One of the UK’s leading food retailers last week announced that it was starting to produce all its frozen beef from its own dedicated production facility – not only ensuring full traceability but also giving it one of the shortest supply chains in the sector.
The move highlights the impact that the horsemeat scandal has had on the retail sector in the UK – all the more so when you learn that the retailer in question never had horsemeat in its products.
The retailer in question is Waitrose, and in this latest move it has concentrated production of all its fresh and frozen beef at Dovecote Park, a facility set up in 1997 as a dedicated supplier to Waitrose.
Beef comes from the Waitrose / Dovecote Park Beef Producer Group, which comprises more than 1,000 farms throughout the UK.
Producers are farm assured and commit to raising stock to high standards of animal welfare and husbandry, monitored by Dovecote Park’s audit teams.
It sounds like a lot of work to eliminate what, at first sight, was a small supply chain risk. After all, as already mentioned, no horsemeat was found in Waitrose products, and even for those supermarkets that were affected, only small number of products were affected.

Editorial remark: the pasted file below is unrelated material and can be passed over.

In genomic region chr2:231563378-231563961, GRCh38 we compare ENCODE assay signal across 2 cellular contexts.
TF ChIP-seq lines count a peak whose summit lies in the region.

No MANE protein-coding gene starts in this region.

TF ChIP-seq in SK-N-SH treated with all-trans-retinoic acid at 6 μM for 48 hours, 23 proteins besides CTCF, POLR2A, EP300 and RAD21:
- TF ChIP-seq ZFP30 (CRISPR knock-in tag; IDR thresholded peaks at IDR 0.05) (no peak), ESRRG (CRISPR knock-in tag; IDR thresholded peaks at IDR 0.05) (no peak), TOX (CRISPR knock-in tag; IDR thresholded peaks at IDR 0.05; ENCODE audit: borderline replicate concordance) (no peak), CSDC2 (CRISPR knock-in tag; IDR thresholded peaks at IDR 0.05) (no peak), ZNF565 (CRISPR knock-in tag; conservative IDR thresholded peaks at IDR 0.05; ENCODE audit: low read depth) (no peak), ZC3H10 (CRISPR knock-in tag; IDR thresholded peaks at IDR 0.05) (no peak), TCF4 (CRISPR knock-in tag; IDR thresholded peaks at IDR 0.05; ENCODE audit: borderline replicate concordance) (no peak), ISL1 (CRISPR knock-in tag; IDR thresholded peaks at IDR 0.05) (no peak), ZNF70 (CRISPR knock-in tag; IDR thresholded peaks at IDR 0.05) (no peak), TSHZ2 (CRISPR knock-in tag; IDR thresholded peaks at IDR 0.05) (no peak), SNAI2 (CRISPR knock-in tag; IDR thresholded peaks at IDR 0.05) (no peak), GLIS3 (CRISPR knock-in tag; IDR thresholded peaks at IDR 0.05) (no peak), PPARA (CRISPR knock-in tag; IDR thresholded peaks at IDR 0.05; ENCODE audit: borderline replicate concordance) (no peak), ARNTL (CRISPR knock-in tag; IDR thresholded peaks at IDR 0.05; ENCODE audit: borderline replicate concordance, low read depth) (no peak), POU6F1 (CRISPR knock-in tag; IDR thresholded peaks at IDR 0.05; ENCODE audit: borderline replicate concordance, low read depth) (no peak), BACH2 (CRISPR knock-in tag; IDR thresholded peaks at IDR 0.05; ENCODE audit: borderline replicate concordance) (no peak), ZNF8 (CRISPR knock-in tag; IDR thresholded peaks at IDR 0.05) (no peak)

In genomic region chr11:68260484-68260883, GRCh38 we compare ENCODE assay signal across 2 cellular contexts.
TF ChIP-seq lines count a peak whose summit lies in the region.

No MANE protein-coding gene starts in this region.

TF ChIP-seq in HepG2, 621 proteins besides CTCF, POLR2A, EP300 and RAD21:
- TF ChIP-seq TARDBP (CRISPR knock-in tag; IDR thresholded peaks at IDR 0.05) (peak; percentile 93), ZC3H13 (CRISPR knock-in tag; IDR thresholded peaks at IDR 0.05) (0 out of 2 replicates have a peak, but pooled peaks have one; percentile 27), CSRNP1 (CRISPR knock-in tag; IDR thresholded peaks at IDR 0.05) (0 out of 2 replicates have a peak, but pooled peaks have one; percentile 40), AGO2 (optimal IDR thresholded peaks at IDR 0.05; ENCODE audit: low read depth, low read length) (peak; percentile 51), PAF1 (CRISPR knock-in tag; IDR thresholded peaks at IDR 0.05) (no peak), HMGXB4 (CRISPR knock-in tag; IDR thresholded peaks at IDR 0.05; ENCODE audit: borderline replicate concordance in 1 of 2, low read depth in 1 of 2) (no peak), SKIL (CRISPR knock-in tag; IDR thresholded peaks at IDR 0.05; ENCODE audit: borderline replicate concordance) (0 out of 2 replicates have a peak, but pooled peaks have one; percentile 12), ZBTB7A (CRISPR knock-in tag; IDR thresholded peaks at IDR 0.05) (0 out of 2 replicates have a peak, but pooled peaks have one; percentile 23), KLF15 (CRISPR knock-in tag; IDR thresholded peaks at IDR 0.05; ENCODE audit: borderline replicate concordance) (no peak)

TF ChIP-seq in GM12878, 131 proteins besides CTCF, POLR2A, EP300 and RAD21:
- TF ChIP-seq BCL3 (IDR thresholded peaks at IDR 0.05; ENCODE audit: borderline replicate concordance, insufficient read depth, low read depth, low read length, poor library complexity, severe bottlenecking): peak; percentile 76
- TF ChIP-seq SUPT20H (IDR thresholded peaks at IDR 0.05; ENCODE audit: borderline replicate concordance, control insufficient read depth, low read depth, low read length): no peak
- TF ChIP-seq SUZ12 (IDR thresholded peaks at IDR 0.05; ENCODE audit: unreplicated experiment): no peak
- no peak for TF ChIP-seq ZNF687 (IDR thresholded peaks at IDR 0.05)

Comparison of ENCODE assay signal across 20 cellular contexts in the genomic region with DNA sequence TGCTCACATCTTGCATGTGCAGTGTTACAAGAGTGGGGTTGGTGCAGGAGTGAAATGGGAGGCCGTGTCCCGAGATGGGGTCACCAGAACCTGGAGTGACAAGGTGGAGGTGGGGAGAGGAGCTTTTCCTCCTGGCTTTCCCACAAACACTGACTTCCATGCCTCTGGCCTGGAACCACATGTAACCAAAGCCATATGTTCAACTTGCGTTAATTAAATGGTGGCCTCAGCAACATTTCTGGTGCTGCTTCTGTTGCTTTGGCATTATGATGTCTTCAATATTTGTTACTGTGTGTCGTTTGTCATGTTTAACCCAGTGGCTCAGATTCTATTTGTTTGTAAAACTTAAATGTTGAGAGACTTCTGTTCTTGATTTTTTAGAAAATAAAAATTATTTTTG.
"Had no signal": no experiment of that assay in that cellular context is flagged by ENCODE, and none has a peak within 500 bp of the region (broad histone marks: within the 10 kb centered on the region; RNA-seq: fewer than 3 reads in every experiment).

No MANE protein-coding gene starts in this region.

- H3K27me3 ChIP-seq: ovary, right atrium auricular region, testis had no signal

Helen Dickinson, director general of the British Retail Consortium told delegates at a recent symposium that less than ½ per cent of products tested for horsemeat in the UK were positive.
However, it’s not just the size of the problem – it’s the impact on customer confidence. Last month, Tesco reported that like for like sales were down one per cent in the first quarter and pointed to a “discernible impact on frozen and chilled convenience food sales due to the customer response to equine DNA being detected in four products”.
Most retailers have put in place improved monitoring systems to ensure the integrity of their meat products. It will be intriguing to see if Waitrose can turn its dedicated facility to competitive advantage.